Emile Haddad: It's going to be the religions of the world, find the local the currency of the world, the people who did it will look at them.
00:38:27.600 --> 00:38:28.800
Emile Haddad: Rather than the tenant.
00:38:31.350 --> 00:38:41.640
William A. Witte: Yeah. I would also I would add to that that again we're sort of splitting hairs here. But as you see more move to smaller spaces.
00:38:43.770 --> 00:38:50.400
William A. Witte: Maybe not so much national chains, but I can give you example, certainly in our buildings in San Francisco.
00:38:50.910 --> 00:39:04.080
William A. Witte: Of tenants potential tenants who were, they were creating niche products, but from credit tenants. And I think that's an important distinction to make. Now as you get into the suburbs.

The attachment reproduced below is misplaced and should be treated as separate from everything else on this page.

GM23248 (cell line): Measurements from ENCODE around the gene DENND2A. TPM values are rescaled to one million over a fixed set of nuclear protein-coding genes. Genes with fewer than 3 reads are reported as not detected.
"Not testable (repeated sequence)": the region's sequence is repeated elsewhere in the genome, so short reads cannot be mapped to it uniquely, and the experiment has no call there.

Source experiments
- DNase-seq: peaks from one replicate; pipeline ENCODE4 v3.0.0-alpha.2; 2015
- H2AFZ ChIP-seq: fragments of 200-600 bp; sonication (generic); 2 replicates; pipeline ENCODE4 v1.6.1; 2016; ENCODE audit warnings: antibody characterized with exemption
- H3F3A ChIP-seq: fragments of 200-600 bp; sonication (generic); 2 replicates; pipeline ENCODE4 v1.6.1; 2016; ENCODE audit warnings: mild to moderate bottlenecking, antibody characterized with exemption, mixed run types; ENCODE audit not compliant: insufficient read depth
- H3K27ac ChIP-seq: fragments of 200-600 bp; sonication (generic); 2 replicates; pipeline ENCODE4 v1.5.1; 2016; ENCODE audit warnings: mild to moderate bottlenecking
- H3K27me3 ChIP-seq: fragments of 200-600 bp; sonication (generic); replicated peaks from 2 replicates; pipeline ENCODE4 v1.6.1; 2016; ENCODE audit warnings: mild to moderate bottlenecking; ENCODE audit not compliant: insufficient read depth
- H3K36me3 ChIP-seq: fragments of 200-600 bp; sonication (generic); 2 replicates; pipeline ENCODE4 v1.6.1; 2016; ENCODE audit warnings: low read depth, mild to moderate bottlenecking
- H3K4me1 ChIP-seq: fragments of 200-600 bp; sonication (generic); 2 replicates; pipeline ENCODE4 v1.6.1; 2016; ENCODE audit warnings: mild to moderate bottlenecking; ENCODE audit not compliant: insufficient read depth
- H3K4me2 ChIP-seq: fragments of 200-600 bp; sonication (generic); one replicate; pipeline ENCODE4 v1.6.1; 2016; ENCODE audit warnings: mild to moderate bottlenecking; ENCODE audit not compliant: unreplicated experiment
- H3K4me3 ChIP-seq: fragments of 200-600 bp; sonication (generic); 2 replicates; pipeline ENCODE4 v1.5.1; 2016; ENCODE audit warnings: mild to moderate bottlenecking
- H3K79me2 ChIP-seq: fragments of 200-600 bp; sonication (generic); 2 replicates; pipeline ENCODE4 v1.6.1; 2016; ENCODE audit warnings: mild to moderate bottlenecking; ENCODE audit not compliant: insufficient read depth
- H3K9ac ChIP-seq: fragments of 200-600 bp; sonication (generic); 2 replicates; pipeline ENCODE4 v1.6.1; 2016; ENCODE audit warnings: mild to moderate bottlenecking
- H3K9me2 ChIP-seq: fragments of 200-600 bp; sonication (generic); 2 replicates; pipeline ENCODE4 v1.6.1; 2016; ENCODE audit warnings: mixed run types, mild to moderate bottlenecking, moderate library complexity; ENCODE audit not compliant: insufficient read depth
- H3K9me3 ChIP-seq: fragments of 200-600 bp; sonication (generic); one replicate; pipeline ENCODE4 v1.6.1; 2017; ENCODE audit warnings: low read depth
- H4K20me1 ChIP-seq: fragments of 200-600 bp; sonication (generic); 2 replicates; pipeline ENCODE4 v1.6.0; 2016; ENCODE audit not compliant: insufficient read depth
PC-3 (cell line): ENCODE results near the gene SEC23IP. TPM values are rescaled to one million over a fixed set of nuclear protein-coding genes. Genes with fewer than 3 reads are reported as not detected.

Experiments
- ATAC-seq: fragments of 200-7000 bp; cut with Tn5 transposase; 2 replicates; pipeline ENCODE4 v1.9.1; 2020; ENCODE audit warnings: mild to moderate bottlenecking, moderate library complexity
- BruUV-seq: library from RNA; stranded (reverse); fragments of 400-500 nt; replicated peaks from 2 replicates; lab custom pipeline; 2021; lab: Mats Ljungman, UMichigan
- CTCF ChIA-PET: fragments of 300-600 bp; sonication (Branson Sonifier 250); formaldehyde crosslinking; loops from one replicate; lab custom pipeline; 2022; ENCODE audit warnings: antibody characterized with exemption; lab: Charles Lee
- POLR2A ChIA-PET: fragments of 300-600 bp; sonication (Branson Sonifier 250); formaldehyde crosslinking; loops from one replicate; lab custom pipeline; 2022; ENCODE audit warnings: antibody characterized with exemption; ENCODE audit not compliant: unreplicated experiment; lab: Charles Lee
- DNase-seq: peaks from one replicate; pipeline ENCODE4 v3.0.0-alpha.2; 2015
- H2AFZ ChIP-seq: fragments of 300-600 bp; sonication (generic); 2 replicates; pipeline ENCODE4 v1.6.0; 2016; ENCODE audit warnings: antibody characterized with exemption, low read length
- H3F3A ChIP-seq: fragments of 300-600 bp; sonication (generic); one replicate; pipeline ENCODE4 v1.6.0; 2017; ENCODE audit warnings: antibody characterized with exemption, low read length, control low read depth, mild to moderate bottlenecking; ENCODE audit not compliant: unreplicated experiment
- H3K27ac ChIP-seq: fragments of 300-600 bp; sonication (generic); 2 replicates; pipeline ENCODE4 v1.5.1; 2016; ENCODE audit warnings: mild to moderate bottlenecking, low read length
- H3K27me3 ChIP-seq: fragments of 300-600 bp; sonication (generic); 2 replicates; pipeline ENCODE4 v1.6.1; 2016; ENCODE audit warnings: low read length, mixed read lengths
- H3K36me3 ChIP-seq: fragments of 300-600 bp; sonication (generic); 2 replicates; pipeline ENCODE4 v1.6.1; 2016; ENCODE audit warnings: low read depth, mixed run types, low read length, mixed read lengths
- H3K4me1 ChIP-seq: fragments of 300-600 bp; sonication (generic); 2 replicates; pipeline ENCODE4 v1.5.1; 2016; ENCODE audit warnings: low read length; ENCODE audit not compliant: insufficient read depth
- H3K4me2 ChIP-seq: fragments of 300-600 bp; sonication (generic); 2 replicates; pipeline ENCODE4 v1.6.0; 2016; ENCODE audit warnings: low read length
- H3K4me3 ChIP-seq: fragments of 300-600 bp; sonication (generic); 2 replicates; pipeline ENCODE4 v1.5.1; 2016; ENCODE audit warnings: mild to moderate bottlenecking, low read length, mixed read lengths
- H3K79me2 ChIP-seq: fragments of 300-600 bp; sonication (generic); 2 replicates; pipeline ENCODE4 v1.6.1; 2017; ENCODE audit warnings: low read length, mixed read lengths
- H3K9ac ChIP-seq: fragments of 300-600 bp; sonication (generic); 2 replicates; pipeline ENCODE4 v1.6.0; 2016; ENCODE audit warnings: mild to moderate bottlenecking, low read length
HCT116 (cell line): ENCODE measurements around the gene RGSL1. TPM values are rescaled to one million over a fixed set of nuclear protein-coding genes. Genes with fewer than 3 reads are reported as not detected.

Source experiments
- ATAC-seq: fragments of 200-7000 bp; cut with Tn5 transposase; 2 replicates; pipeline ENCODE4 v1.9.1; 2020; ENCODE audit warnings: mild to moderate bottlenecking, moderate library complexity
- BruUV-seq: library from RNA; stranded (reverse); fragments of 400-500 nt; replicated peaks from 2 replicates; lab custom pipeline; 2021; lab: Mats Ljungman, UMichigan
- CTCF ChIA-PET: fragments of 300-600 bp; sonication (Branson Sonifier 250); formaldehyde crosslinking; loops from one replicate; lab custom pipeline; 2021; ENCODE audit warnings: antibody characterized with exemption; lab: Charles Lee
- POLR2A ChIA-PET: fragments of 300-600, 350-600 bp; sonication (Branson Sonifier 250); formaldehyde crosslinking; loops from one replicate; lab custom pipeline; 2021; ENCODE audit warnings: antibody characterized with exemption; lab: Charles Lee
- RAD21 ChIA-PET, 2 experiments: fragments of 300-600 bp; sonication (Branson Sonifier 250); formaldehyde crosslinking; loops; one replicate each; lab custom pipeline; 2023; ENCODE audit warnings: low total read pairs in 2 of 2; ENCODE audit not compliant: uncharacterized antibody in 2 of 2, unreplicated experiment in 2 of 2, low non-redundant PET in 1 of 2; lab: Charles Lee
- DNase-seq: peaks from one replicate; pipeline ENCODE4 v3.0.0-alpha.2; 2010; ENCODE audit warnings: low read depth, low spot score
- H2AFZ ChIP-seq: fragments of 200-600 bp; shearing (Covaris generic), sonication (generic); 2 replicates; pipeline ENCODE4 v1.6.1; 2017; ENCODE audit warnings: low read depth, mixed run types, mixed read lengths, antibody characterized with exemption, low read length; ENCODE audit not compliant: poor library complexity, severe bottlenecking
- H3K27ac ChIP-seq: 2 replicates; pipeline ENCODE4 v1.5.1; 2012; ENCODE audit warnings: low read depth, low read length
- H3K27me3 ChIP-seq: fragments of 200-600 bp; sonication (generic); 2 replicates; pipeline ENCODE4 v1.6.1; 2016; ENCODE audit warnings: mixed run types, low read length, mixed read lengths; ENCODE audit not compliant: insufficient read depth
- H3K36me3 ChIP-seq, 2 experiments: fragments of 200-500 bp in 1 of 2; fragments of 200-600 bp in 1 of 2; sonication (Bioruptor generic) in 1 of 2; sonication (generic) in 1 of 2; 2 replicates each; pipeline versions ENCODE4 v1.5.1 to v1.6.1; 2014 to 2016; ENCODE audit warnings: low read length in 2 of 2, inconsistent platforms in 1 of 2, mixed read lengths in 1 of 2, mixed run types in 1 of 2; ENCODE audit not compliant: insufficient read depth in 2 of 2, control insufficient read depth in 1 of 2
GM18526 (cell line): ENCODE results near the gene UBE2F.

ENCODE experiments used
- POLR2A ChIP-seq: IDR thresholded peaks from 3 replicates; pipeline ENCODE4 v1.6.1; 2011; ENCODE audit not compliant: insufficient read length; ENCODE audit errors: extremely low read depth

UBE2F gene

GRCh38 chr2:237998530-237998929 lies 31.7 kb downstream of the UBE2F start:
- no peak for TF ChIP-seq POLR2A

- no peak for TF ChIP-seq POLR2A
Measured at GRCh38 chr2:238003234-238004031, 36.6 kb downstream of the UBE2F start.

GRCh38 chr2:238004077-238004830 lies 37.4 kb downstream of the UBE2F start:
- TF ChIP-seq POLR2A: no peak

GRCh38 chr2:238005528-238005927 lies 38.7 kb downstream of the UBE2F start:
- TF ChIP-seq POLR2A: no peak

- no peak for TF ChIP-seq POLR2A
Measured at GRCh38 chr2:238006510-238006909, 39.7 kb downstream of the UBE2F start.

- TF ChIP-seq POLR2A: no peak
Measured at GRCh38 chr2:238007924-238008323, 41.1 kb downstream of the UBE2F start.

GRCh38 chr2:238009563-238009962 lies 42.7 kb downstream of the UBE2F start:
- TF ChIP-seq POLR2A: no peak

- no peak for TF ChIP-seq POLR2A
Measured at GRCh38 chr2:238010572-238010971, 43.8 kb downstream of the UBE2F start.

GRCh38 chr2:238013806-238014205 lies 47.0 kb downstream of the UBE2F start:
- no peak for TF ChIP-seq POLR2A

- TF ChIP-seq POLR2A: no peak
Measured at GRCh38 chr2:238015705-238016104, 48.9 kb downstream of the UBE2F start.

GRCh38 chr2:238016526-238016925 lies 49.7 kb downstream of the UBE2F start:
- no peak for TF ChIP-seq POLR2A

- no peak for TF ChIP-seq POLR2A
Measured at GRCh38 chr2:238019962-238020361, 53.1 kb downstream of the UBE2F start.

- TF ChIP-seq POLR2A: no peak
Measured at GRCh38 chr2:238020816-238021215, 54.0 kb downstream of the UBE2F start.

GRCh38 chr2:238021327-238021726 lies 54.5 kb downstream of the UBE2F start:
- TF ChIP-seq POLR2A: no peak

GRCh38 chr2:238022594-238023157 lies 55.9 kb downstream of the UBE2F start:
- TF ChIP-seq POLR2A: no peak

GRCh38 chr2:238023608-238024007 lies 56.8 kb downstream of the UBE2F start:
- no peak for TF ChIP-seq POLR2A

00:39:04.680 --> 00:39:12.960
William A. Witte: Maybe a little more challenging. And I'll give a perfect example friend of mine. Some of you on the call may know of him Shaheen said that he
00:39:13.860 --> 00:39:26.340
William A. Witte: Did something very unique in the 90s, he created in Costa Mesa places called the lab and the camp, which could be in the East Village in Manhattan. Except there in Orange County.
00:39:27.150 --> 00:39:33.240
William A. Witte: He has a few credit tenants, but the food and beverage. People are all the type of niche players, you were talking about.
00:39:34.050 --> 00:39:45.600
William A. Witte: It takes initially a certain amount of equity and it takes a discipline, if someone's not making it to replace them with somebody else. So when you talk about how lenders view it until coven
00:39:46.740 --> 00:39:59.310
William A. Witte: Where you had a unique product and enough equity even a quote unquote smaller player was able to succeed because the rents per square foot would be very high. You could afford a certain amount of turnover.